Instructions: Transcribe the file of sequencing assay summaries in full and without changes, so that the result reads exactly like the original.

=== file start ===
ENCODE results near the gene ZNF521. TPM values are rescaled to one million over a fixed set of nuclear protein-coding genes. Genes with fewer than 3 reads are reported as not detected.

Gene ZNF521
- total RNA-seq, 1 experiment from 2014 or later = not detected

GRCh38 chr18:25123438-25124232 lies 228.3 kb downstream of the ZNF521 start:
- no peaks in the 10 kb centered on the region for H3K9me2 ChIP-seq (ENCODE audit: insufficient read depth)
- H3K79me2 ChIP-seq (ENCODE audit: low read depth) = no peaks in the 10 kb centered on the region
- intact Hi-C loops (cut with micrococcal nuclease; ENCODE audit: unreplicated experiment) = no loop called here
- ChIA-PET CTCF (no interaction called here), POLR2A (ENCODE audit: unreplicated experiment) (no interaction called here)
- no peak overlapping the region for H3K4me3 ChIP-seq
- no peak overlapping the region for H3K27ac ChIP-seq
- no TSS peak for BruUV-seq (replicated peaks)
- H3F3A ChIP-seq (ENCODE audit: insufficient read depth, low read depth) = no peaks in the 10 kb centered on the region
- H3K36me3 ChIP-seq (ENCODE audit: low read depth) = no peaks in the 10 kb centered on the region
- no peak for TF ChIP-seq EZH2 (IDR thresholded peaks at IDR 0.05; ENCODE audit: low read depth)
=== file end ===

ENCODE results near the gene ZNF521. TPM values are rescaled to one million over a fixed set of nuclear protein-coding genes. Genes with fewer than 3 reads are reported as not detected.

Gene ZNF521
- total RNA-seq, 1 experiment from 2014 or later = not detected

GRCh38 chr18:25123438-25124232 lies 228.3 kb downstream of the ZNF521 start:
- no peaks in the 10 kb centered on the region for H3K9me2 ChIP-seq (ENCODE audit: insufficient read depth)
- H3K79me2 ChIP-seq (ENCODE audit: low read depth) = no peaks in the 10 kb centered on the region
- intact Hi-C loops (cut with micrococcal nuclease; ENCODE audit: unreplicated experiment) = no loop called here
- ChIA-PET CTCF (no interaction called here), POLR2A (ENCODE audit: unreplicated experiment) (no interaction called here)
- no peak overlapping the region for H3K4me3 ChIP-seq
- no peak overlapping the region for H3K27ac ChIP-seq
- no TSS peak for BruUV-seq (replicated peaks)
- H3F3A ChIP-seq (ENCODE audit: insufficient read depth, low read depth) = no peaks in the 10 kb centered on the region
- H3K36me3 ChIP-seq (ENCODE audit: low read depth) = no peaks in the 10 kb centered on the region
- no peak for TF ChIP-seq EZH2 (IDR thresholded peaks at IDR 0.05; ENCODE audit: low read depth)